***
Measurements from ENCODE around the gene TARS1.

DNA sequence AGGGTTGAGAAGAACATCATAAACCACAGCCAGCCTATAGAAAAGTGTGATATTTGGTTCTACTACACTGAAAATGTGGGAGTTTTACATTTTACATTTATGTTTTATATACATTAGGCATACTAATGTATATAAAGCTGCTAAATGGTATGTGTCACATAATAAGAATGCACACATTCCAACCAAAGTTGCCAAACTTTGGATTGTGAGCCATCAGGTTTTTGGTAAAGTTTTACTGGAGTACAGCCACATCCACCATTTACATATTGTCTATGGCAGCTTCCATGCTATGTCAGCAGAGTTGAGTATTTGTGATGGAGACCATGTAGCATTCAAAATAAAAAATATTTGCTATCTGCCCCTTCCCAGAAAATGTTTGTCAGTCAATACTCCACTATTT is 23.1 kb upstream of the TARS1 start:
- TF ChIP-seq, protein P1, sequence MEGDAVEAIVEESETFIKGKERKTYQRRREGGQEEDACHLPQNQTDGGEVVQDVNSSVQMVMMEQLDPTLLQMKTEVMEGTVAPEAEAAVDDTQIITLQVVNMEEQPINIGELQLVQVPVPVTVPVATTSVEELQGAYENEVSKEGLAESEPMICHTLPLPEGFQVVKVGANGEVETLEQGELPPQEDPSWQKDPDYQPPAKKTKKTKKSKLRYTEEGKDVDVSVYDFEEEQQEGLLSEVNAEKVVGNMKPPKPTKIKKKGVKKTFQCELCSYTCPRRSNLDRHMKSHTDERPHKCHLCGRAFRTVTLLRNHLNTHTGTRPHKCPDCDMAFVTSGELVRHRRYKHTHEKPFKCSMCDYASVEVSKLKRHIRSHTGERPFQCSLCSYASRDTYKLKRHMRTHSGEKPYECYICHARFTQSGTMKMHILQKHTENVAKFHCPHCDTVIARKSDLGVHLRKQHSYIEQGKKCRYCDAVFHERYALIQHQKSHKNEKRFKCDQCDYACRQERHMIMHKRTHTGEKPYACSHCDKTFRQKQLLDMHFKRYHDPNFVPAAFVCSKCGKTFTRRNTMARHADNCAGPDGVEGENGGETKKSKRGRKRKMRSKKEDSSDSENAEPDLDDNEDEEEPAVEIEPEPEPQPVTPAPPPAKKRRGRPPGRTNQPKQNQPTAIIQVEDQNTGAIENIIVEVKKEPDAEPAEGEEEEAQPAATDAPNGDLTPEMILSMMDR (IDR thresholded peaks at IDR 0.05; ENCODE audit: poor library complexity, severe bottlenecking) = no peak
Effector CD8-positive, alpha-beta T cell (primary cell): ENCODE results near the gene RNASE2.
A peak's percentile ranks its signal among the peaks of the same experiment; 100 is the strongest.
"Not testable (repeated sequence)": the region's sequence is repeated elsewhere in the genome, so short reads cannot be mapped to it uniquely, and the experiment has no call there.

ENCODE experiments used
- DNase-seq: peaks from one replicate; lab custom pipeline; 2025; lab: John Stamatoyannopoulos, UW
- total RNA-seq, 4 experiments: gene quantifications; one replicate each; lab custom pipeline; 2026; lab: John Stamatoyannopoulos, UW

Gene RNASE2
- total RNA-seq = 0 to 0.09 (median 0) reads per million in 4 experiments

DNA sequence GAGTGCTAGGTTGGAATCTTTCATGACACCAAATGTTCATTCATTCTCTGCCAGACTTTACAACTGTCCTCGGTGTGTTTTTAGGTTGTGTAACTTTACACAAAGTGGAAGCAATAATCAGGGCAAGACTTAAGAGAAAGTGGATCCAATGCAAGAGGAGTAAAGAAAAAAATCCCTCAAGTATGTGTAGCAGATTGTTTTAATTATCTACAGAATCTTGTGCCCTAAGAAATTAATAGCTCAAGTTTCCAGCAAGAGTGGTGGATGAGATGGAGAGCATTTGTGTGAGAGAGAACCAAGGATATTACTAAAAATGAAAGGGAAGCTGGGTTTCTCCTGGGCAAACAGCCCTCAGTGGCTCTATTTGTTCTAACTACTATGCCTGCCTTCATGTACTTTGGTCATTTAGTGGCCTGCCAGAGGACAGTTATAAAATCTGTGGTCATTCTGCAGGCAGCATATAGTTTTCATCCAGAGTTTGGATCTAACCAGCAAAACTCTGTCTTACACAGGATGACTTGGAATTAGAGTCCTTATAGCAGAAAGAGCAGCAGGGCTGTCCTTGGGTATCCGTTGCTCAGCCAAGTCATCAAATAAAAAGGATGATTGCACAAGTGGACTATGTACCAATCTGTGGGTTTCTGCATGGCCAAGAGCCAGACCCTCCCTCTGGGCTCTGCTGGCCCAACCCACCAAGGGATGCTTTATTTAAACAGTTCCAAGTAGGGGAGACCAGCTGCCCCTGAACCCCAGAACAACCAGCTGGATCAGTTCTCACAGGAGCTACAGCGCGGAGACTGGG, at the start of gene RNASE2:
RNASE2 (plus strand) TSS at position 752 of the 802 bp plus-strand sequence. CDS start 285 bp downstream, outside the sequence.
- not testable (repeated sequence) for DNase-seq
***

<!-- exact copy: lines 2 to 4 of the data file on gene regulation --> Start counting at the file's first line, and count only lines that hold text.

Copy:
DNA sequence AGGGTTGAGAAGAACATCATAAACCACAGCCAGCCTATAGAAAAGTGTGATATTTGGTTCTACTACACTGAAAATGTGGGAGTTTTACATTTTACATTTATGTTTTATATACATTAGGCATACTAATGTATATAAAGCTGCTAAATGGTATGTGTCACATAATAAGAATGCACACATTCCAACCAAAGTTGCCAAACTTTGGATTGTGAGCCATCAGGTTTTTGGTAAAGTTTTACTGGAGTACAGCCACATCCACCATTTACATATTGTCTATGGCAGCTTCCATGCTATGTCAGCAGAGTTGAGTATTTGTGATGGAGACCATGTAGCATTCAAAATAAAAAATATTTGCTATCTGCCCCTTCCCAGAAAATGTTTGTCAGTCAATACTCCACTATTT is 23.1 kb upstream of the TARS1 start:
- TF ChIP-seq, protein P1, sequence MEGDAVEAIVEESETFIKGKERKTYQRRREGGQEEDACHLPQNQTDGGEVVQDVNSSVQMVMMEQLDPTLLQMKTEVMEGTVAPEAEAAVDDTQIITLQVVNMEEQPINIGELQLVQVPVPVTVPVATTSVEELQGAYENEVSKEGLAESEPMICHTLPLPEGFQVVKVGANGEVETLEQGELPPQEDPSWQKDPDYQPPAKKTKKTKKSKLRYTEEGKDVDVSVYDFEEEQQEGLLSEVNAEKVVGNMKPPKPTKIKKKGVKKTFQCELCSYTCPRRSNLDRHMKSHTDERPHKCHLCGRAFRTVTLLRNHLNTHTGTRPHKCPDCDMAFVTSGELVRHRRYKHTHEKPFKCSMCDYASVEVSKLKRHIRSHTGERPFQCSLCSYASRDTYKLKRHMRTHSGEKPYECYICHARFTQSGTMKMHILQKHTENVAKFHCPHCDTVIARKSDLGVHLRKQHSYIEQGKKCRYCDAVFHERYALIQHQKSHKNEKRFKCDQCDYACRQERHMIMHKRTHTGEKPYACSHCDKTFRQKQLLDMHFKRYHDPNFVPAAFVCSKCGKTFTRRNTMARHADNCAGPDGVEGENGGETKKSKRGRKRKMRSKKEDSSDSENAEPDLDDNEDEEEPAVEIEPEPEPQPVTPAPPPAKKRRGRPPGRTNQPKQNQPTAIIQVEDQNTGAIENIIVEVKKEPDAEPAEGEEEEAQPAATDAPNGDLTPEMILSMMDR (IDR thresholded peaks at IDR 0.05; ENCODE audit: poor library complexity, severe bottlenecking) = no peak
Effector CD8-positive, alpha-beta T cell (primary cell): ENCODE results near the gene RNASE2.